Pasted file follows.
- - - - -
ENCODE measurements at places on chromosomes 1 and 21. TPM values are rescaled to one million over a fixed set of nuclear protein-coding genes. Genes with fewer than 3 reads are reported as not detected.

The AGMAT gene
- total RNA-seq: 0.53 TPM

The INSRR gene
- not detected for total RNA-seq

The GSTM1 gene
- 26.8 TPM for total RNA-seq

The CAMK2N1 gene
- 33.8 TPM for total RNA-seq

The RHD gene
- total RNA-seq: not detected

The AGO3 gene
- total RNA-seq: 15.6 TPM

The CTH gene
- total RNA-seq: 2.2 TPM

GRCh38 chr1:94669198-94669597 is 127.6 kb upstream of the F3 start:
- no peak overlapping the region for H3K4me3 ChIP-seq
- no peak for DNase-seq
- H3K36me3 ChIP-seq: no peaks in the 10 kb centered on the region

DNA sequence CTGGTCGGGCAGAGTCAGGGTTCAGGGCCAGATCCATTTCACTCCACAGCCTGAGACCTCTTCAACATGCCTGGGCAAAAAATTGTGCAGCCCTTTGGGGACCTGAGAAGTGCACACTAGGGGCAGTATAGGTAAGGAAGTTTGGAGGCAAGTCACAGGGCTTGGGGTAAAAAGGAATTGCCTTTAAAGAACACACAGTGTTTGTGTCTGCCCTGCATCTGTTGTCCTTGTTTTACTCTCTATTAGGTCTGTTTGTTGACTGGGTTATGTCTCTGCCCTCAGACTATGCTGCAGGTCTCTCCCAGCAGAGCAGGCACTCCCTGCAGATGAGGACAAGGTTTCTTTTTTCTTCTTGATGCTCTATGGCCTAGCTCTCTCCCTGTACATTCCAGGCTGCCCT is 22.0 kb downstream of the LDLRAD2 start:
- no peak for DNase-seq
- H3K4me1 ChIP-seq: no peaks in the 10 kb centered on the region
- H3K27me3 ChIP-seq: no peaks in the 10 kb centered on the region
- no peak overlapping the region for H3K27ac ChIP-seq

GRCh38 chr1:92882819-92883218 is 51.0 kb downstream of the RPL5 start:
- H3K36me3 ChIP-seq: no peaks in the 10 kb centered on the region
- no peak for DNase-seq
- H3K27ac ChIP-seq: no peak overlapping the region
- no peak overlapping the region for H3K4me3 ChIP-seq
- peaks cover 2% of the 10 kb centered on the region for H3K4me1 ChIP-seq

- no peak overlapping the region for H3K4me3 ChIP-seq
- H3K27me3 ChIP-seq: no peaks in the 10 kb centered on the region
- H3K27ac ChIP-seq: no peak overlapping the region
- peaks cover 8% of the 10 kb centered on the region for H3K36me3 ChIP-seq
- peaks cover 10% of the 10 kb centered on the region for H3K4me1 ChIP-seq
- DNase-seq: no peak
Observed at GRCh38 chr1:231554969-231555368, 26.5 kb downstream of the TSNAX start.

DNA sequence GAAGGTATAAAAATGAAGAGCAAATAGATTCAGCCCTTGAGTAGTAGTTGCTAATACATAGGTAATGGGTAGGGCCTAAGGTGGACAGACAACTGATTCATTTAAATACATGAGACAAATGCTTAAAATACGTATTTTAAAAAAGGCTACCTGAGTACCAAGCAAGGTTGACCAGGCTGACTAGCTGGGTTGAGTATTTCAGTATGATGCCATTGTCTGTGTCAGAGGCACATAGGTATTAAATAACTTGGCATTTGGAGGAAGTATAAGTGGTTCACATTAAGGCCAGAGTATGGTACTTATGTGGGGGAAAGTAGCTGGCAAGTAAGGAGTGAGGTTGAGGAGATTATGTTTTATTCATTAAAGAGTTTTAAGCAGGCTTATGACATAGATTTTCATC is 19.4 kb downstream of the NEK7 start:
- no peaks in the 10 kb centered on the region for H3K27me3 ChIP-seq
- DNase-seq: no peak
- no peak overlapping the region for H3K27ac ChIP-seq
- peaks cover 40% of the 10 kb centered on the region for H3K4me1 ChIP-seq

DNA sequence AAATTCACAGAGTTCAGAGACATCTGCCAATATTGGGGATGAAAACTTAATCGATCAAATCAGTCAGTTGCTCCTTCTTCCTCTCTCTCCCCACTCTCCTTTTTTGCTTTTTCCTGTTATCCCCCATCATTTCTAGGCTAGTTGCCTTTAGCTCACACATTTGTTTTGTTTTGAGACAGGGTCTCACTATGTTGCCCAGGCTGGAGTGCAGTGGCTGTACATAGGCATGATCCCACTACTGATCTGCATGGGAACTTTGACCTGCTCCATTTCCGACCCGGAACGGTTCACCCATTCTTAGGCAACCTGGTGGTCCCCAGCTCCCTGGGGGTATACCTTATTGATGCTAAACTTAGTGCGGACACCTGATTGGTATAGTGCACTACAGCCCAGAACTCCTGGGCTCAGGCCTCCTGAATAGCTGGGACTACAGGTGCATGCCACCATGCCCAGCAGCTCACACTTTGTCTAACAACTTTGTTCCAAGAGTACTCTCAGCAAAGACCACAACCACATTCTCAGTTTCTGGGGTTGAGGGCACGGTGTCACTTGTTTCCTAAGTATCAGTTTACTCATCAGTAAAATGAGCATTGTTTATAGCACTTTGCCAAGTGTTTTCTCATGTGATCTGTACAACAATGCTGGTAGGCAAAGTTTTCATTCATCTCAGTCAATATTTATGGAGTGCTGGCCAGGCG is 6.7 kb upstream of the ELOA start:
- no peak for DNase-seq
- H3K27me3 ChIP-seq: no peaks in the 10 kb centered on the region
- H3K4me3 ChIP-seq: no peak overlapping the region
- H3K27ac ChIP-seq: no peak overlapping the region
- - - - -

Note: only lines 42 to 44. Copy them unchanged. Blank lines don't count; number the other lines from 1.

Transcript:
- peaks cover 40% of the 10 kb centered on the region for H3K4me1 ChIP-seq

DNA sequence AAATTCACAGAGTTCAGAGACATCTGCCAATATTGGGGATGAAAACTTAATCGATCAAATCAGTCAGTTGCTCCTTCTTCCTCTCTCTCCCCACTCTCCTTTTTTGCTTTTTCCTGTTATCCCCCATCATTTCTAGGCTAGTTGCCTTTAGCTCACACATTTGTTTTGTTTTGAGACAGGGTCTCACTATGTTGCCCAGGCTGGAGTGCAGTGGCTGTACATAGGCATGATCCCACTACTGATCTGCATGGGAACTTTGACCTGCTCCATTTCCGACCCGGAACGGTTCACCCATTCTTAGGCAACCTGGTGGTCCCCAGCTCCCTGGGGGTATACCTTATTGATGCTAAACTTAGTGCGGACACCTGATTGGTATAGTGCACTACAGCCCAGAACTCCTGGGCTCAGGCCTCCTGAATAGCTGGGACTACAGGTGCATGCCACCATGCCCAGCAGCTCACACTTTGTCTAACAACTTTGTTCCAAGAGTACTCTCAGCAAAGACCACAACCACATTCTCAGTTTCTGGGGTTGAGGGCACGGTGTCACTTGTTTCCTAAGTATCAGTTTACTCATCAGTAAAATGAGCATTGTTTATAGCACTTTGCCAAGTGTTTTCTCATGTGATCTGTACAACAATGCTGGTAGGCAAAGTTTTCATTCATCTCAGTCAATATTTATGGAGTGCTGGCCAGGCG is 6.7 kb upstream of the ELOA start:
- no peak for DNase-seq